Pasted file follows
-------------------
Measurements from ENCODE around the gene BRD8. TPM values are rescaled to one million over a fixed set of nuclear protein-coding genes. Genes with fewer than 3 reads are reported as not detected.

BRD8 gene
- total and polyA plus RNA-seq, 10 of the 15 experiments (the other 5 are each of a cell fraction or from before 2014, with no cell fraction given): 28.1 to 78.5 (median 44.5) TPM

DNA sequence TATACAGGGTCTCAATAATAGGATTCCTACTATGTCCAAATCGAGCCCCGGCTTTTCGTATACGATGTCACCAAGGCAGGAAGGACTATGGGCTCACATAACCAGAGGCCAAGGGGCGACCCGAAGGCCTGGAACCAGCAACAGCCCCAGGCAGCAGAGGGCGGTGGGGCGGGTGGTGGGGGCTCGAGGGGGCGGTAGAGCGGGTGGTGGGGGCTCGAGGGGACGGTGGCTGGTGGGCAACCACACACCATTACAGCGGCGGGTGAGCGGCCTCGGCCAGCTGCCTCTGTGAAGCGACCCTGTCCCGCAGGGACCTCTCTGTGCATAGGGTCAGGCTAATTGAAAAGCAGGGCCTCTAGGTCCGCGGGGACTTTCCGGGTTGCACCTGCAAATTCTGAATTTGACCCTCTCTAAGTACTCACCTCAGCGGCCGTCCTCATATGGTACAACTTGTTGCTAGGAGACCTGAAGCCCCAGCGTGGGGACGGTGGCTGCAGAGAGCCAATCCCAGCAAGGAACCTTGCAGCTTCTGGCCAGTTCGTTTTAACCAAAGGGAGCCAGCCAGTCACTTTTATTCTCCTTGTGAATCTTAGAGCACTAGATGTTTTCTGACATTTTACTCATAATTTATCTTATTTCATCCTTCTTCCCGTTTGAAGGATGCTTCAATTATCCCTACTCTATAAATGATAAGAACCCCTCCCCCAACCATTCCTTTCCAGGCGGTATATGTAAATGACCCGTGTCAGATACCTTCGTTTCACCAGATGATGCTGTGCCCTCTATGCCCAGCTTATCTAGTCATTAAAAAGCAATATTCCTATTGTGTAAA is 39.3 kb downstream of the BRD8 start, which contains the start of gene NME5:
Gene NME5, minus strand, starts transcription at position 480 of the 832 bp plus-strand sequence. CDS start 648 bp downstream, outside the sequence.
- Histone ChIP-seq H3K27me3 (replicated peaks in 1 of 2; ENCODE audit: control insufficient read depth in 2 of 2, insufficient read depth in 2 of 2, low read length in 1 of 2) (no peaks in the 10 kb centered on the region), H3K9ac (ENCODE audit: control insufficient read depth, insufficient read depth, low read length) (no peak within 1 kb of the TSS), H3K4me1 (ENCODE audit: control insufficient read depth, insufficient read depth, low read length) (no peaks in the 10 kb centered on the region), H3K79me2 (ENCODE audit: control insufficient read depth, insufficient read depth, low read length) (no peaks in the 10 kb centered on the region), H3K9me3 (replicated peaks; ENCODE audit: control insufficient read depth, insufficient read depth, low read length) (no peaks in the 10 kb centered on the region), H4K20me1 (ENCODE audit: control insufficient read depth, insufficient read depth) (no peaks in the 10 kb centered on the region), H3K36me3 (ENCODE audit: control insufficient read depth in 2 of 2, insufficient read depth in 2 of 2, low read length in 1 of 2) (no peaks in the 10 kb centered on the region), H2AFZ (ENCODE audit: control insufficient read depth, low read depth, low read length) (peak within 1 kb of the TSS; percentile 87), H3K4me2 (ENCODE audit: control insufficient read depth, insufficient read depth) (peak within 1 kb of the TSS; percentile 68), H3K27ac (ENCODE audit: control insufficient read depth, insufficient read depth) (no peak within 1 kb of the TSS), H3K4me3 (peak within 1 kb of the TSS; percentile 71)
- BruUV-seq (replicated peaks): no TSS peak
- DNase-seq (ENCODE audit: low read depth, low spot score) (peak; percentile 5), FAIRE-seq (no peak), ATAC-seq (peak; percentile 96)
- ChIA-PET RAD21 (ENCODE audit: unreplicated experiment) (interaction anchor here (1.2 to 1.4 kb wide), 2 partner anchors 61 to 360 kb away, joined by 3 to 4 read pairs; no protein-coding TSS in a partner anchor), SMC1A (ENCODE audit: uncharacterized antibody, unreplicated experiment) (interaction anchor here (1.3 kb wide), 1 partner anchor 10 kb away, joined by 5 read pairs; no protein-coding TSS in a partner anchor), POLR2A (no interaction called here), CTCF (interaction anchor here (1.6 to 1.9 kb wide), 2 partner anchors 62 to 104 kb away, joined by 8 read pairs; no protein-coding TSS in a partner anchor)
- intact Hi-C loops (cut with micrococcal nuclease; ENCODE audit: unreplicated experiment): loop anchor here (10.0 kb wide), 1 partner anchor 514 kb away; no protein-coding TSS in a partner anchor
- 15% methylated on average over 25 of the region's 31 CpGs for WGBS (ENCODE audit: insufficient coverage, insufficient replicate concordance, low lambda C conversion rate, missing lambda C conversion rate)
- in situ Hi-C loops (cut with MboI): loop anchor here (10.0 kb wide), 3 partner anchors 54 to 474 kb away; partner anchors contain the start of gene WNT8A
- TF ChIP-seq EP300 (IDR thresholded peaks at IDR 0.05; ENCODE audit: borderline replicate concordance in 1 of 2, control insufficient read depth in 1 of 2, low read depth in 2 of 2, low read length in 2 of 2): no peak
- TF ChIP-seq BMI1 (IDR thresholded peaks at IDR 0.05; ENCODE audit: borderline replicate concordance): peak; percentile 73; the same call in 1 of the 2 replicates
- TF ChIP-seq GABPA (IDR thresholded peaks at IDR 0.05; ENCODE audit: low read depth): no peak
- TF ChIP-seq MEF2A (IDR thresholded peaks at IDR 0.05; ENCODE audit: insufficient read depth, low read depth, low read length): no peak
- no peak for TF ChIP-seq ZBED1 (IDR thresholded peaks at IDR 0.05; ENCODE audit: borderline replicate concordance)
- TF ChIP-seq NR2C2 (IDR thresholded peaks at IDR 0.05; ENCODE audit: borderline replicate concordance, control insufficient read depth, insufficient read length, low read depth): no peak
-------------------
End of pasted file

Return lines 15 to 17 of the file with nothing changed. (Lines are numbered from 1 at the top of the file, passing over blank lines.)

- TF ChIP-seq GABPA (IDR thresholded peaks at IDR 0.05; ENCODE audit: low read depth): no peak
- TF ChIP-seq MEF2A (IDR thresholded peaks at IDR 0.05; ENCODE audit: insufficient read depth, low read depth, low read length): no peak
- no peak for TF ChIP-seq ZBED1 (IDR thresholded peaks at IDR 0.05; ENCODE audit: borderline replicate concordance)